As part of our research, we've reconstructed and analyzed the evolution of Stack Overflow posts. In the course of that research, I extracted clones of code blocks from the official Stack Exchange data dump released 2018-09-05 and built a small website listing clones with at least 20 lines of code that are present in at least 20 different Stack Overflow threads.

I qualitatively analyzed the top 50 clones in that list and was able to identify the source (or at least a source) of the snippets in most of the cases. Moreover, I checked if the Stack Overflow posts refer to each other, which was rarely the case. In one example, a Java snippet was found in 45 different Stack Overflow threads and could have been copied from this website. It is not clear if this external source or this Stack Overflow post is the original source of the snippet. The post on androidhive was created around May 2012, the first occurrence on Stack Overflow was mid April 2012. Assuming that androidhive is the original source, the usage on Stack Overflow could be problematic (see their terms of service). If the original source is Stack Overflow, the androidhive author did not adhere to Stack Overflow's CC BY-SA license. I identified four more variants of this snippet on Stack Overflow (1, 2, 3, 4).

Another example is this VBA script, used in 21 different Stack Overflow posts and copied from here. The first occurrence attributes this source, but I didn't find any indication on the linked website that redistribution of that snippet is allowed.

I don't want to discuss when a snippet is copyrightable here, because there are already discussions and blog posts on that topic (1, 2, 3, 4). I also don't want to discuss the usage of code snippets from Stack Overflow on other platforms (I conducted research on that, too). What I want to discuss are the following two problems:

  1. Duplicates of (non-trivial) code snippets within Stack Overflow:

    The duplicates within Stack Overflow could indicate that different threads solved a similar problem. However, if there is no link between those threads, the information is spread and hard to capture for readers. Would it make sense to point Stack Overflow users to related threads based on the similarity of the code blocks posted in a thread? This could be done before users post a question or integrated into the website for existing posts.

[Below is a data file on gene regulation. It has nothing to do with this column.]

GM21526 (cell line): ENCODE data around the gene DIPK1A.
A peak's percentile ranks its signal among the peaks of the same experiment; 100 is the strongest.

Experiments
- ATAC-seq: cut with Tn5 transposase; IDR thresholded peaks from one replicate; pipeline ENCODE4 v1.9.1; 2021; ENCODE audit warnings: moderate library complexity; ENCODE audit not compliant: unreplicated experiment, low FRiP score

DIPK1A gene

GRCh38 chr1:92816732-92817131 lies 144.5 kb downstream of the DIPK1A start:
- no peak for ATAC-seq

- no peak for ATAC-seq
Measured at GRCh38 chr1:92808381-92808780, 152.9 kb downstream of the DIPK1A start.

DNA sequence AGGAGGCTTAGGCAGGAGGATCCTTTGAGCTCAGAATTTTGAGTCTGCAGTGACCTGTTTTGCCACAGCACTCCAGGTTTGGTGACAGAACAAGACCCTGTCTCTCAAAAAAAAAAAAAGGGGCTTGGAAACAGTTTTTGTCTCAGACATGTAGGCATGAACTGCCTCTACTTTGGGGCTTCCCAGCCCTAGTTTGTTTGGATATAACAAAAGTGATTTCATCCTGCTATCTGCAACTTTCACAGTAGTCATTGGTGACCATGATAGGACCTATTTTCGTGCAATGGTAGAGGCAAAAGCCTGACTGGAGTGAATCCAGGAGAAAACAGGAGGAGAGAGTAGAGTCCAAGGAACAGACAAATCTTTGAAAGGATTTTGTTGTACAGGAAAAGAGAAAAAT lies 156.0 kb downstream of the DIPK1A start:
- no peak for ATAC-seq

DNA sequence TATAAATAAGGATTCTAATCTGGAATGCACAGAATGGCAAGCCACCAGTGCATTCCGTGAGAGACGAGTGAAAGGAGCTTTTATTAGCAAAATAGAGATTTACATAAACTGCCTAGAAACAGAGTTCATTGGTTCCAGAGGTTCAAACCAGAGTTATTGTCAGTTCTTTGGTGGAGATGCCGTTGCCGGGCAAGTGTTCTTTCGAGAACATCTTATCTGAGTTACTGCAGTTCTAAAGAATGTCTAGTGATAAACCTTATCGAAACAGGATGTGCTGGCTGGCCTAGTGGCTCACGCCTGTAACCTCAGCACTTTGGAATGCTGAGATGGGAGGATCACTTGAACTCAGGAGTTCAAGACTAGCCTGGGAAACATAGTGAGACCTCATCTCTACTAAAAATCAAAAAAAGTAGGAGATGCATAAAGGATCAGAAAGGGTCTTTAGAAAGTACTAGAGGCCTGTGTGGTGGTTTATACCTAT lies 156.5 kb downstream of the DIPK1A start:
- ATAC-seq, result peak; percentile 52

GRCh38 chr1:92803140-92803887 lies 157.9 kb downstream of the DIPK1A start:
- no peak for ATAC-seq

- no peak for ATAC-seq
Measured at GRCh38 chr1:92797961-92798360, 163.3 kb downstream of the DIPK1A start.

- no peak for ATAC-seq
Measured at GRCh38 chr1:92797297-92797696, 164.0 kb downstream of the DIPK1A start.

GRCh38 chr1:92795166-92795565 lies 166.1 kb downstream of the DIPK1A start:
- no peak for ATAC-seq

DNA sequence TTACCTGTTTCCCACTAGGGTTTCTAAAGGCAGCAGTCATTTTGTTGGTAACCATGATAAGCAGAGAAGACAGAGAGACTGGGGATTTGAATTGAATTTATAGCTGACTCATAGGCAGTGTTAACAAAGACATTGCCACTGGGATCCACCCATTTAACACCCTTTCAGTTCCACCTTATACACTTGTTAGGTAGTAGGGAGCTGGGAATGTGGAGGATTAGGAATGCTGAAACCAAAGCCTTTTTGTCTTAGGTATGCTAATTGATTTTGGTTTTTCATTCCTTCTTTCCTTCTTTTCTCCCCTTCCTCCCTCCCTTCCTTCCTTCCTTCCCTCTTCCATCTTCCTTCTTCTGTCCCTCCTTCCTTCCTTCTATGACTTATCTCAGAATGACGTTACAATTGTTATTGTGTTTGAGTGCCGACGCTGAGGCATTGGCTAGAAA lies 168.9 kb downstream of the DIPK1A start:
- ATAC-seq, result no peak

EDIT: This snippet is present in 31 different posts, most of them created by the same author. I suggested an edit pointing from a later answer to the original post, but the author of the snippet rejected the edit. I would appreciate your feedback on this matter. Is copying the same snippet into different answers really considered best practice? Wouldn't it be better to just point to the original post? That way, only one snippet needs to be kept up-to-date (bug fixes, improvements, etc.).

  2. Duplicates of (non-trivial) code snippets copied from external sources into Stack Overflow:

    In the example above, the (possible) external source had a strict policy regarding the reuse of content. However, I also found copies of code snippets from the official Android documentation on Stack Overflow (example), which is licensed under CC BY 2.5, requiring attribution. Since I found many posts not referring to the source of the snippet, even those duplicates could be problematic. Leaving the copyright and licensing issues aside, Stack Overflow recommends to "always quote the most relevant part of an important link, in case the target site is unreachable or goes permanently offline". But does it really make sense to copy such a code snippet (at least 14 times) from the Android reference documentation into Stack Overflow posts?

    EDIT: I suggested edits adding the missing attribution for three posts using the above-mentioned Android snippet (1, 2, 3).